In the beginning, the farmers would be able to acquire high profits from corporates, but will it extend for the long term?  Once they capture the market or make it a monopolistic market, then they would be able to decide the prices and it would place the farmers in much more complication. Long term planning must be preferred more than the short term plans, as long term plans help in survival and efficiency of the economy as well as the farmers. As there are huge debates between the literate people regarding the impact of farm Law, Think about farmers for a minute. Whether they’ll be able to overcome all the difficulties and be successful with all these Laws?

The commodities that have been deregulated are food items, including cereals, pulses, potato, onion, edible oilseeds, and oils. But this is not standard, as the restriction can be made in future. As, one of the best examples is the recent ban on the export of onions due to its high pricing. So, even though these commodities have been delisted from the Essential Commodities Act, there is no assurance that the government would not uplift it in future. So, this will not attract any private investments in these commodities.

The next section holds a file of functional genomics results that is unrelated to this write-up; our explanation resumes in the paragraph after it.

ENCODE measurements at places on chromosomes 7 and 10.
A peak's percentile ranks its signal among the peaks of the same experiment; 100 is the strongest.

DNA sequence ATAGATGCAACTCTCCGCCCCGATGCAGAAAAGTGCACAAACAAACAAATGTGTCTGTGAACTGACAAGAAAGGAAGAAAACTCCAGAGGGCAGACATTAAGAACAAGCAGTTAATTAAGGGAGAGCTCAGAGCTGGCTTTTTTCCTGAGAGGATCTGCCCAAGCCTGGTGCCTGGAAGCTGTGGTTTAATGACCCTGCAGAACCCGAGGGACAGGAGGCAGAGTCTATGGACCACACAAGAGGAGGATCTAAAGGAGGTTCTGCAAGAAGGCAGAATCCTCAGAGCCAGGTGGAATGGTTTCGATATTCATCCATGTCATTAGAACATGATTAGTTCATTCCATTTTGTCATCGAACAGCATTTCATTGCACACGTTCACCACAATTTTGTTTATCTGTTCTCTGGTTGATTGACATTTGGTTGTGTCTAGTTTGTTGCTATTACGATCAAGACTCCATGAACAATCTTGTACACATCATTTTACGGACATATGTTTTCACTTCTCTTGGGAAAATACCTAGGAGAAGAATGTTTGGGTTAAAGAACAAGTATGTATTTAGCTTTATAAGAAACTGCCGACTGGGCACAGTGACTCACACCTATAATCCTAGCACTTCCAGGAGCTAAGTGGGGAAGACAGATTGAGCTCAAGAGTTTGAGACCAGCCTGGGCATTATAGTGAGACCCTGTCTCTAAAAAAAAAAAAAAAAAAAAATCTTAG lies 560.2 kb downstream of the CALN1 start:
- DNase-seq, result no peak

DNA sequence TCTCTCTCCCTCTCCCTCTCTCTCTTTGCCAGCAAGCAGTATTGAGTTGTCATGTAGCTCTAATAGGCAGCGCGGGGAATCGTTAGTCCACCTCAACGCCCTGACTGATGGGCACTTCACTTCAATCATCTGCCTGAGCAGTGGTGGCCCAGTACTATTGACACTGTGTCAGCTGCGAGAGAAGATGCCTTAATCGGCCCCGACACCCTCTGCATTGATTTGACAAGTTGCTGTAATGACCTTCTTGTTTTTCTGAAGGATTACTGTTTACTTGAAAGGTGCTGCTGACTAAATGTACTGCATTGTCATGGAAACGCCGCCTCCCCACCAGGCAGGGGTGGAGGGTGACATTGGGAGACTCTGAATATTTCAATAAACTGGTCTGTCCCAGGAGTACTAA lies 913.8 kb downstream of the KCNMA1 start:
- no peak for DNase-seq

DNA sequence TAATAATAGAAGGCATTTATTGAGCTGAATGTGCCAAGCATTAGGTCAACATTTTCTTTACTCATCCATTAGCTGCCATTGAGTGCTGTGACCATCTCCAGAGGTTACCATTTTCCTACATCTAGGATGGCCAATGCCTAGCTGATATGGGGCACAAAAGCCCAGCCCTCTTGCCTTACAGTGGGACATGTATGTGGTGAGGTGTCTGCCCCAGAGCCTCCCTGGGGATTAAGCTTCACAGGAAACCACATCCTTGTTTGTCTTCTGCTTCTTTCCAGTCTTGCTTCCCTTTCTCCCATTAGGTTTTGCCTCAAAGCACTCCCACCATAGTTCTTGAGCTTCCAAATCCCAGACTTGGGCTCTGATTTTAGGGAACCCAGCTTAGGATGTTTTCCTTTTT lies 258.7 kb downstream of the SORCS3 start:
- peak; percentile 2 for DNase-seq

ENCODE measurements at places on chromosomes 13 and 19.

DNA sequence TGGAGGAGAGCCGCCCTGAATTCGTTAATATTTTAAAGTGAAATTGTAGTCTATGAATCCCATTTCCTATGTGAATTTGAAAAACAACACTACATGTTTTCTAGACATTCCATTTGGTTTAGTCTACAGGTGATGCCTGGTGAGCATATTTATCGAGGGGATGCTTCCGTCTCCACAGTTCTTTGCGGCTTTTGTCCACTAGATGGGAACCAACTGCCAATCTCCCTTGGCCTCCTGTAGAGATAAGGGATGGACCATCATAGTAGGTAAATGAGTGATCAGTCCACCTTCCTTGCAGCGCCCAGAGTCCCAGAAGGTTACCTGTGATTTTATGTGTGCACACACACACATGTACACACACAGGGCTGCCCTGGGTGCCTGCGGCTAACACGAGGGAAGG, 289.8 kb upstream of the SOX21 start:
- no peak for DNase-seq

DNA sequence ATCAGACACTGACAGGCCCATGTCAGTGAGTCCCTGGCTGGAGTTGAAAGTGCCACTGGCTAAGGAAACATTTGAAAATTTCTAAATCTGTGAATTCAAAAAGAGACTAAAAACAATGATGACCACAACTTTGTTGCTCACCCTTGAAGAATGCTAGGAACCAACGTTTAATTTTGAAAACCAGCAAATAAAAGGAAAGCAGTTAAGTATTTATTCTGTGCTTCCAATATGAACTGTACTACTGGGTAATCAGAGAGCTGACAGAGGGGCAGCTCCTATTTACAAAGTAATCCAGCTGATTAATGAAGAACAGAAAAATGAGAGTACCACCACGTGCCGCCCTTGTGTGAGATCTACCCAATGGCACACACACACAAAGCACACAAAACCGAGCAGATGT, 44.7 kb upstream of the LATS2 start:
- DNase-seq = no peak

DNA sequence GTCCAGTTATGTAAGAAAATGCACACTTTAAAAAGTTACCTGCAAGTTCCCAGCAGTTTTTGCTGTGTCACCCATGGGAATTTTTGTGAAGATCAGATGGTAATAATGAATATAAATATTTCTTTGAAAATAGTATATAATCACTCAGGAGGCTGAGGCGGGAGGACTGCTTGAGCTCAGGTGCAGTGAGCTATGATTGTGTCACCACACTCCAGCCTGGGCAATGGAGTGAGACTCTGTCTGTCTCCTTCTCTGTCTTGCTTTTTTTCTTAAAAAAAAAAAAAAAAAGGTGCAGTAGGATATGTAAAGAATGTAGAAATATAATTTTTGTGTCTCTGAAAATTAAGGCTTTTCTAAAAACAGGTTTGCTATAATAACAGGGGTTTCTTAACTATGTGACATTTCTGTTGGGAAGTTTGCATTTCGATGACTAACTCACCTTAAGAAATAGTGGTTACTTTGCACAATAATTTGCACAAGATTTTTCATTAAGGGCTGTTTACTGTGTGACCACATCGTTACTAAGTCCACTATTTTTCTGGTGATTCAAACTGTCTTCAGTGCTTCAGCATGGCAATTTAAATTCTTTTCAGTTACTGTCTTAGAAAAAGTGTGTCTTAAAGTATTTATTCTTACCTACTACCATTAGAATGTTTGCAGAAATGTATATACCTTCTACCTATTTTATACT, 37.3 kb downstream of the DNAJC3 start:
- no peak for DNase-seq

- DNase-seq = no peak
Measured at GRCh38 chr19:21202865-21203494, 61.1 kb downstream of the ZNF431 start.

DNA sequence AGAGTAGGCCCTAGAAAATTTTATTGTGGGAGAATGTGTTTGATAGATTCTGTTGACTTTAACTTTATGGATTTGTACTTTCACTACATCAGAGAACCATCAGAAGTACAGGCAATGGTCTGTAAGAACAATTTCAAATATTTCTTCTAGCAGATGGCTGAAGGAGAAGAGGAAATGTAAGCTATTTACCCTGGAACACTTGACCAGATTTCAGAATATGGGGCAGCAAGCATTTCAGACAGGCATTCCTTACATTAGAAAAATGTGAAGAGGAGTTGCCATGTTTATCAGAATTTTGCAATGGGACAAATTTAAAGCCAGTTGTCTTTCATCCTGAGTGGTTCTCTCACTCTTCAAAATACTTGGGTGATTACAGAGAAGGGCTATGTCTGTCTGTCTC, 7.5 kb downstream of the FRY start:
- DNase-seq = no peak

In order to decide this, all the positive impacts and negative impacts must be weighed, if the positive side is high, then these laws can be appreciated. But, here, the actual weightage is high for the negative side. So, this must be discouraged. As, each and every law is for the benefit of the people, it must have a positive impact more than that of the negative impact as per the natural law of justice.

Conclusion

So, it can be concluded that the law can be seen as good when it is seen in papers, but it’s real impact can be seen only in its implication. Even Though the law appears to be good in many ways. It has many disadvantages within it in the implication. As, the object here is for the betterment of the farmers but farmers are even protesting against it. So, no one will protest against a policy which is beneficial for them. So, the voice of the farmers should be heard and necessary changes must be made.

1 thought on “Farm Law – Is it a boon or bane

  1. Great, article 👏👏.

    Like